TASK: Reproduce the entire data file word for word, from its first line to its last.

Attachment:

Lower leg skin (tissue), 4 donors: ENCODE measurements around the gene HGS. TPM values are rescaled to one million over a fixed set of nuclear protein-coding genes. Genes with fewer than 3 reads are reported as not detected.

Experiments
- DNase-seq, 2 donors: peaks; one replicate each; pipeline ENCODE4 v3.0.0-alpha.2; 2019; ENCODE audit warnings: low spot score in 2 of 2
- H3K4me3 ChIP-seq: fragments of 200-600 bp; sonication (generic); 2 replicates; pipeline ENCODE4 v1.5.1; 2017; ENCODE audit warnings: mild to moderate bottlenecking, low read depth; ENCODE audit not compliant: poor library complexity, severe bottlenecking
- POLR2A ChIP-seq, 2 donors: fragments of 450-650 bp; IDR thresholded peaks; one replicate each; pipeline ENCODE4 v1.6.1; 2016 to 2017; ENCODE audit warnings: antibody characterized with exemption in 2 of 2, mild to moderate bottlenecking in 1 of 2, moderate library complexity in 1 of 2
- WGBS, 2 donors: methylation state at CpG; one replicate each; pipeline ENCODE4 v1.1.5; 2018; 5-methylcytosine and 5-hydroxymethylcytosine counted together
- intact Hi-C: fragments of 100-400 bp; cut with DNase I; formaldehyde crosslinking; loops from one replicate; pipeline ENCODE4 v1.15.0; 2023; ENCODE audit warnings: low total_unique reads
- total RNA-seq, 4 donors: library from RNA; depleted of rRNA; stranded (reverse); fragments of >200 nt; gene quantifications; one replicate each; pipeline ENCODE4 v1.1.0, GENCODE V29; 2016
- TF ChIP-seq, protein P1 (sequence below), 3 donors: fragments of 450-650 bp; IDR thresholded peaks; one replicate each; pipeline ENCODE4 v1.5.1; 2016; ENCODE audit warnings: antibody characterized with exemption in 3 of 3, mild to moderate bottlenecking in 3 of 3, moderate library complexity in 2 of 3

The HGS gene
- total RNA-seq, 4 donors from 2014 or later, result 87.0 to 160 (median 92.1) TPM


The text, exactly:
Lower leg skin (tissue), 4 donors: ENCODE measurements around the gene HGS. TPM values are rescaled to one million over a fixed set of nuclear protein-coding genes. Genes with fewer than 3 reads are reported as not detected.

Experiments
- DNase-seq, 2 donors: peaks; one replicate each; pipeline ENCODE4 v3.0.0-alpha.2; 2019; ENCODE audit warnings: low spot score in 2 of 2
- H3K4me3 ChIP-seq: fragments of 200-600 bp; sonication (generic); 2 replicates; pipeline ENCODE4 v1.5.1; 2017; ENCODE audit warnings: mild to moderate bottlenecking, low read depth; ENCODE audit not compliant: poor library complexity, severe bottlenecking
- POLR2A ChIP-seq, 2 donors: fragments of 450-650 bp; IDR thresholded peaks; one replicate each; pipeline ENCODE4 v1.6.1; 2016 to 2017; ENCODE audit warnings: antibody characterized with exemption in 2 of 2, mild to moderate bottlenecking in 1 of 2, moderate library complexity in 1 of 2
- WGBS, 2 donors: methylation state at CpG; one replicate each; pipeline ENCODE4 v1.1.5; 2018; 5-methylcytosine and 5-hydroxymethylcytosine counted together
- intact Hi-C: fragments of 100-400 bp; cut with DNase I; formaldehyde crosslinking; loops from one replicate; pipeline ENCODE4 v1.15.0; 2023; ENCODE audit warnings: low total_unique reads
- total RNA-seq, 4 donors: library from RNA; depleted of rRNA; stranded (reverse); fragments of >200 nt; gene quantifications; one replicate each; pipeline ENCODE4 v1.1.0, GENCODE V29; 2016
- TF ChIP-seq, protein P1 (sequence below), 3 donors: fragments of 450-650 bp; IDR thresholded peaks; one replicate each; pipeline ENCODE4 v1.5.1; 2016; ENCODE audit warnings: antibody characterized with exemption in 3 of 3, mild to moderate bottlenecking in 3 of 3, moderate library complexity in 2 of 3

The HGS gene
- total RNA-seq, 4 donors from 2014 or later, result 87.0 to 160 (median 92.1) TPM